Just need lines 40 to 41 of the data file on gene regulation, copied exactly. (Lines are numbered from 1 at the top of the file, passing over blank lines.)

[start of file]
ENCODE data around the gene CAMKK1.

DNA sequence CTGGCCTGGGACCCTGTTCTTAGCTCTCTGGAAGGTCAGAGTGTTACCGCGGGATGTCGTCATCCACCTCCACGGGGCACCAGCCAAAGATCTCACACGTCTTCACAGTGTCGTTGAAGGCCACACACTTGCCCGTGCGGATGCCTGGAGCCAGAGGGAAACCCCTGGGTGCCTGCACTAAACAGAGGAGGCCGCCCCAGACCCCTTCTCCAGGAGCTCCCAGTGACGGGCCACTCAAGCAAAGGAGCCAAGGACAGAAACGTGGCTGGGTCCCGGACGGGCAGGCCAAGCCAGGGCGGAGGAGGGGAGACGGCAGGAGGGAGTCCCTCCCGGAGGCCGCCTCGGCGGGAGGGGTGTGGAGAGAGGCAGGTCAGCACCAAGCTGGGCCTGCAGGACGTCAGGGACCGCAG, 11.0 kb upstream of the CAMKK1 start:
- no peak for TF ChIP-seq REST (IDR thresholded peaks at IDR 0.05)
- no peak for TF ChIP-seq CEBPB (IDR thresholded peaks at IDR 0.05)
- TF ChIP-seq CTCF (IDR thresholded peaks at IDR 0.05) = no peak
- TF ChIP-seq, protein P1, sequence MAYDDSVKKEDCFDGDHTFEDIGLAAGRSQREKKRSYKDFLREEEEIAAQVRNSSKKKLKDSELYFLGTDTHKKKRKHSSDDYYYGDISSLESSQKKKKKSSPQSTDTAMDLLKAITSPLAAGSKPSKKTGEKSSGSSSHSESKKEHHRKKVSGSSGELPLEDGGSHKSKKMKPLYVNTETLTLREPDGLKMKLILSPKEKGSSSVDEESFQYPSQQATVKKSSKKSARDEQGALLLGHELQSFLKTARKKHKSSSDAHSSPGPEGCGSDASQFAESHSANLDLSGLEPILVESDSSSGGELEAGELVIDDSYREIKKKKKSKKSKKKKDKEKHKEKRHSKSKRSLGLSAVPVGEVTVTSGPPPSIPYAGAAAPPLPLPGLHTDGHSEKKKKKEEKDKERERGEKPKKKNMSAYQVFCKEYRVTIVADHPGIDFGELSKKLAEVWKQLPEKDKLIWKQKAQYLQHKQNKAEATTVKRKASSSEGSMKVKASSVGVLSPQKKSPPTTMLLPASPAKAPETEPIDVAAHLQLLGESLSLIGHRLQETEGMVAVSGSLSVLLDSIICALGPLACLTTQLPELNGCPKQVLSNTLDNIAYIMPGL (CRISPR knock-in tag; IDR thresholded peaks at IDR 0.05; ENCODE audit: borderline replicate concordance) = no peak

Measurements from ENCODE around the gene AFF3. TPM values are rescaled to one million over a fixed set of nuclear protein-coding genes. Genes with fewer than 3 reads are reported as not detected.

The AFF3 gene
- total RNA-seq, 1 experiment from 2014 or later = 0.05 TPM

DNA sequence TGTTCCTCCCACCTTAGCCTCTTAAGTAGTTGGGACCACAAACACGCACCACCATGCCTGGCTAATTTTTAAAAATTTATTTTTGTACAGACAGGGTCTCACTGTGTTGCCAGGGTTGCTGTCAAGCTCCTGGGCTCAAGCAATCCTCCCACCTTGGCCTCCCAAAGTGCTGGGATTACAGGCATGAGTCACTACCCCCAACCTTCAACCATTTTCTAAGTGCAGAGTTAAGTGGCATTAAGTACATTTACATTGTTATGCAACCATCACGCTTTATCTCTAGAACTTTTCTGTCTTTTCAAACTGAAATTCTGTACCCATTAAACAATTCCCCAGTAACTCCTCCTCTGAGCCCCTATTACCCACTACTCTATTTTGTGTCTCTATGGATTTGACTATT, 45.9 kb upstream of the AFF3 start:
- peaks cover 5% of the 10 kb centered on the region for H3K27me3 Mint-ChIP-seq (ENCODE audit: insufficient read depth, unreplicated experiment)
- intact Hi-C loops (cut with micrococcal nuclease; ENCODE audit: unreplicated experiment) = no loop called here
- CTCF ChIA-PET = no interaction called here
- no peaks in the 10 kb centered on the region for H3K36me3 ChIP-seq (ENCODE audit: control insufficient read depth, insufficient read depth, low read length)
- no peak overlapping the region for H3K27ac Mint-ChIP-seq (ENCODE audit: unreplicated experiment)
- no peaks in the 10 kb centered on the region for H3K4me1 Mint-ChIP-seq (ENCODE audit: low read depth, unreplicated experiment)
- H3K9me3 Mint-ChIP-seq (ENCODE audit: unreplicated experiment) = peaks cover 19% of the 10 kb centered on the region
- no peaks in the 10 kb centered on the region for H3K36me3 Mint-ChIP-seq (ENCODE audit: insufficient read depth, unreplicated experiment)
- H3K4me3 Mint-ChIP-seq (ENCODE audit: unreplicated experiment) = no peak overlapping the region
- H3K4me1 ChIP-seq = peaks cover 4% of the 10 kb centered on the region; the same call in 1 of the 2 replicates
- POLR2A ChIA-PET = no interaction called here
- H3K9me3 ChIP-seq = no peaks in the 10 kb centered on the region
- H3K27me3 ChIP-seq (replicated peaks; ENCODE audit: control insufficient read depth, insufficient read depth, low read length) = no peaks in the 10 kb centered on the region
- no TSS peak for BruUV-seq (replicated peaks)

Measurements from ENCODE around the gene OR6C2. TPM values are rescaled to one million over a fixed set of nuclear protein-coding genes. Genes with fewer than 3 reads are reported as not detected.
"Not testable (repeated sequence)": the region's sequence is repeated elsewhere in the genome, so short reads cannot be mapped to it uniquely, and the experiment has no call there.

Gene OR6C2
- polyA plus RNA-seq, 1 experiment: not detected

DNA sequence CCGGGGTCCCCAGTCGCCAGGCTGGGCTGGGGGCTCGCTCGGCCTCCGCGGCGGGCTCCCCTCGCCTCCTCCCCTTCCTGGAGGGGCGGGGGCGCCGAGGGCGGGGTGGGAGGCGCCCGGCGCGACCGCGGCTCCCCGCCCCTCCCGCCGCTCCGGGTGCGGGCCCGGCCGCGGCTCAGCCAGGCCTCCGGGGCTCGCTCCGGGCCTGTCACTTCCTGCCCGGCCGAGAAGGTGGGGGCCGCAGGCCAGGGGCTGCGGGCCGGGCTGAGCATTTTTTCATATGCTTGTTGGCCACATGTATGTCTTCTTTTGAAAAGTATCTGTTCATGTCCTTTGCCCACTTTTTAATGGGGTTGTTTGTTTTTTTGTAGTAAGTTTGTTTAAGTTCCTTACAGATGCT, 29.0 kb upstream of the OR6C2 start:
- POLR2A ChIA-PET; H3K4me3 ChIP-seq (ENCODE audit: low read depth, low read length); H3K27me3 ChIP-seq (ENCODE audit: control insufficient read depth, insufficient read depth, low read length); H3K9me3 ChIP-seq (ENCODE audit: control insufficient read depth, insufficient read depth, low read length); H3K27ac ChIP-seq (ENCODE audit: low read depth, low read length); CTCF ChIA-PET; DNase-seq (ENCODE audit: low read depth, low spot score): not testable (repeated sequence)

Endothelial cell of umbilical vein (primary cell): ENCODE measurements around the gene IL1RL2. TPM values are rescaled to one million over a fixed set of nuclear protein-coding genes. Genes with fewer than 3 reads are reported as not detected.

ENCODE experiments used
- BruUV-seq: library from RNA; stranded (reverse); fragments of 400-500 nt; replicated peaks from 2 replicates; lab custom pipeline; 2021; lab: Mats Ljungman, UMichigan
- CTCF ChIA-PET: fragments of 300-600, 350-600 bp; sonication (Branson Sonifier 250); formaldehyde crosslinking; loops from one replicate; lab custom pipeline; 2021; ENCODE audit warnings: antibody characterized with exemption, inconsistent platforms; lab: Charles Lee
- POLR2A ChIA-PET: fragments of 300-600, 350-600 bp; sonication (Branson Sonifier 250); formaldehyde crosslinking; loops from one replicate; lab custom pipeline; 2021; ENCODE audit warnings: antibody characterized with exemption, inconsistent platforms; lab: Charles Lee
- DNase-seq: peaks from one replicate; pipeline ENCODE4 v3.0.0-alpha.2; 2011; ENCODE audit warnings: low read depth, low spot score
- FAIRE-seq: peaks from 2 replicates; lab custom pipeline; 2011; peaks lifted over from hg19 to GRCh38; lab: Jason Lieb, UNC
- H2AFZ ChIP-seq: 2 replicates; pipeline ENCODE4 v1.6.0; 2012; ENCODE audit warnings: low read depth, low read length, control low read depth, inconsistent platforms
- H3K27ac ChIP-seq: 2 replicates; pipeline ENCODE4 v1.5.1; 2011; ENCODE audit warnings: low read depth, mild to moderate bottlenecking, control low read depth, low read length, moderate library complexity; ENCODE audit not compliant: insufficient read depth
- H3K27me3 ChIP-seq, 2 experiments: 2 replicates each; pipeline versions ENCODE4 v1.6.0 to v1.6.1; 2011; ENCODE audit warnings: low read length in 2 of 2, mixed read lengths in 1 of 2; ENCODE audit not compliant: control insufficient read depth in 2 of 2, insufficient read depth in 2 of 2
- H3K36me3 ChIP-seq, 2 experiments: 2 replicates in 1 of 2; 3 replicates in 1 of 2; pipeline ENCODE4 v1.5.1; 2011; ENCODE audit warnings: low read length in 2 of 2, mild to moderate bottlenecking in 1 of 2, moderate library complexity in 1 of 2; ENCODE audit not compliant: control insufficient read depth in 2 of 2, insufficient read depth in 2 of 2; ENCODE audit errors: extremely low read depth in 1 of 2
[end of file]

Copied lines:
- H3K27me3 ChIP-seq, 2 experiments: 2 replicates each; pipeline versions ENCODE4 v1.6.0 to v1.6.1; 2011; ENCODE audit warnings: low read length in 2 of 2, mixed read lengths in 1 of 2; ENCODE audit not compliant: control insufficient read depth in 2 of 2, insufficient read depth in 2 of 2
- H3K36me3 ChIP-seq, 2 experiments: 2 replicates in 1 of 2; 3 replicates in 1 of 2; pipeline ENCODE4 v1.5.1; 2011; ENCODE audit warnings: low read length in 2 of 2, mild to moderate bottlenecking in 1 of 2, moderate library complexity in 1 of 2; ENCODE audit not compliant: control insufficient read depth in 2 of 2, insufficient read depth in 2 of 2; ENCODE audit errors: extremely low read depth in 1 of 2